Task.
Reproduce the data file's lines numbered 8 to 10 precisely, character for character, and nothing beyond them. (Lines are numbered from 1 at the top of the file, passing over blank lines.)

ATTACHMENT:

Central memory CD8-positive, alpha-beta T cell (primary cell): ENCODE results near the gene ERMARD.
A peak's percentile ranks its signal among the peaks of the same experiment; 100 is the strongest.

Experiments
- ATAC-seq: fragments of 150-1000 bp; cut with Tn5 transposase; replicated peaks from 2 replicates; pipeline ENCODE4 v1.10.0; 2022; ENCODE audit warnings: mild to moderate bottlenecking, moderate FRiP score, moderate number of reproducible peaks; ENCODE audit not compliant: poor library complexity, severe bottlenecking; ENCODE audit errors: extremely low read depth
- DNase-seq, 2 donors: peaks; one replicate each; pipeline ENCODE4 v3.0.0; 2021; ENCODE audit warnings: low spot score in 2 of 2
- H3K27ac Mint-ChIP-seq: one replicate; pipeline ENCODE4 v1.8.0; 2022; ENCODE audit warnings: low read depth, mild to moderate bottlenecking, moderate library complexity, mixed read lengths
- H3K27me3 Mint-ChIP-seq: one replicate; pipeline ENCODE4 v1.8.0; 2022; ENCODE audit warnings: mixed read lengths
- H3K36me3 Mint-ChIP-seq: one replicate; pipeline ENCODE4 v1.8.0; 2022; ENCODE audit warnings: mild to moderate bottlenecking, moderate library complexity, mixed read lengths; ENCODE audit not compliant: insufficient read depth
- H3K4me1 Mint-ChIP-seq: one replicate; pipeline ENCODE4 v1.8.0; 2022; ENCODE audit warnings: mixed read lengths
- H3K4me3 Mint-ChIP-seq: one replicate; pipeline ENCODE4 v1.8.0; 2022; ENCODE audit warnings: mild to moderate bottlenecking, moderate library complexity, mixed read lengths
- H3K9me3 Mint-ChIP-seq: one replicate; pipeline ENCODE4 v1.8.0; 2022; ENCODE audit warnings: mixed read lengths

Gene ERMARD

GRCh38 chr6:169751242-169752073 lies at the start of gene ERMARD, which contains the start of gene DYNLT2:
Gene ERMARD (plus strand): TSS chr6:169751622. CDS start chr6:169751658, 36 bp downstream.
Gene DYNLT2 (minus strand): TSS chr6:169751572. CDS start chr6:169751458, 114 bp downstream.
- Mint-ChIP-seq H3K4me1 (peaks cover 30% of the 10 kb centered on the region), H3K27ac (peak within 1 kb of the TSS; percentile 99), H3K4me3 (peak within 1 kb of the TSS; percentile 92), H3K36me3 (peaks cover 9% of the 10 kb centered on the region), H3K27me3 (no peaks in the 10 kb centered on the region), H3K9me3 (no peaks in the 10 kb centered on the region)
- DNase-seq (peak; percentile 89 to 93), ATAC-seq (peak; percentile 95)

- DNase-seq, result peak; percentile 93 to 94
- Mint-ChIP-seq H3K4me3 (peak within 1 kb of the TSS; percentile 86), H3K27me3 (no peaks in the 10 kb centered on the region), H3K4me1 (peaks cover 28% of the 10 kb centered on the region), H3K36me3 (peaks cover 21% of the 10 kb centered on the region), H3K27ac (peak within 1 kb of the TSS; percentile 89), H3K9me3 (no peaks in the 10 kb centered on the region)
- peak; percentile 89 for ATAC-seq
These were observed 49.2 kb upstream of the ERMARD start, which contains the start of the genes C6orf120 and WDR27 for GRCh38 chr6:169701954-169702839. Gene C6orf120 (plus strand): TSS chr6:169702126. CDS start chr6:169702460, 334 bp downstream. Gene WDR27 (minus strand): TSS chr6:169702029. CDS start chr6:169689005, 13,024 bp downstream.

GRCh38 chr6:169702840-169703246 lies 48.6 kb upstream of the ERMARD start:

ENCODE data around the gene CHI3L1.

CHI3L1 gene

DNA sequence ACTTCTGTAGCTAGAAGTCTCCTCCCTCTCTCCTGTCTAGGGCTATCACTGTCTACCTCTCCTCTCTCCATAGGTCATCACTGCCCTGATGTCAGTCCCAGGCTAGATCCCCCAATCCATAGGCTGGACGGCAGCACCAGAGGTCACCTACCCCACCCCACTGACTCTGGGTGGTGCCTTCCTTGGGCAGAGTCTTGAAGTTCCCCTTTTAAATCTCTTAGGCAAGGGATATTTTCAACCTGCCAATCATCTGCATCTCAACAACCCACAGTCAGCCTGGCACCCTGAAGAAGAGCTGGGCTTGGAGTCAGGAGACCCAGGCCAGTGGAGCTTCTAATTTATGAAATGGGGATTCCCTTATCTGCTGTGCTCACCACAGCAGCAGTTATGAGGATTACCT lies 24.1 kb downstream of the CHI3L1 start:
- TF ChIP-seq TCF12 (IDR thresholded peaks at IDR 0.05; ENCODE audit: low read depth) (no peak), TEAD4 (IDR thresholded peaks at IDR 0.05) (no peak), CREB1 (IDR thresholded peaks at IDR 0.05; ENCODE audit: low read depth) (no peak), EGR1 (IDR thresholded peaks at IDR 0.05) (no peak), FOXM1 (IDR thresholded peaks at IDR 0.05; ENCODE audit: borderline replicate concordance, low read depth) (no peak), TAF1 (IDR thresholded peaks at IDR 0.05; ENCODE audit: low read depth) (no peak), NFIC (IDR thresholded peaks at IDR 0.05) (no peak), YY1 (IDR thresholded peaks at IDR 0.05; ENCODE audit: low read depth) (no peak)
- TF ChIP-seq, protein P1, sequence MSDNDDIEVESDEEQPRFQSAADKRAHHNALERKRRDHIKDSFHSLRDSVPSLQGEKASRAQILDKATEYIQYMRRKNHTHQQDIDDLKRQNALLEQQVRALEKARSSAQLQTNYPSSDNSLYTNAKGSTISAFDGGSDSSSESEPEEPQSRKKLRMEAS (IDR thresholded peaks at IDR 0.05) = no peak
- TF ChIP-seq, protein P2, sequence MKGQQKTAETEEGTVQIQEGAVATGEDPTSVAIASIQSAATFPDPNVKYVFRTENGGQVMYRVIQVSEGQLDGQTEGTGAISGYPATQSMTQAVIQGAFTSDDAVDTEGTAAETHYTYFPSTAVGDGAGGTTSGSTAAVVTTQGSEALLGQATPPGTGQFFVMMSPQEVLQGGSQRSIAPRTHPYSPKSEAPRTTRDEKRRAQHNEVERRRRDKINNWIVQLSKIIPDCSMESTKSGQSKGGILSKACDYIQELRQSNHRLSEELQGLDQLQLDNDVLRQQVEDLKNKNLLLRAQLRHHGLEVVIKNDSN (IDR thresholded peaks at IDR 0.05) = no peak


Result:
- H3K36me3 Mint-ChIP-seq: one replicate; pipeline ENCODE4 v1.8.0; 2022; ENCODE audit warnings: mild to moderate bottlenecking, moderate library complexity, mixed read lengths; ENCODE audit not compliant: insufficient read depth
- H3K4me1 Mint-ChIP-seq: one replicate; pipeline ENCODE4 v1.8.0; 2022; ENCODE audit warnings: mixed read lengths
- H3K4me3 Mint-ChIP-seq: one replicate; pipeline ENCODE4 v1.8.0; 2022; ENCODE audit warnings: mild to moderate bottlenecking, moderate library complexity, mixed read lengths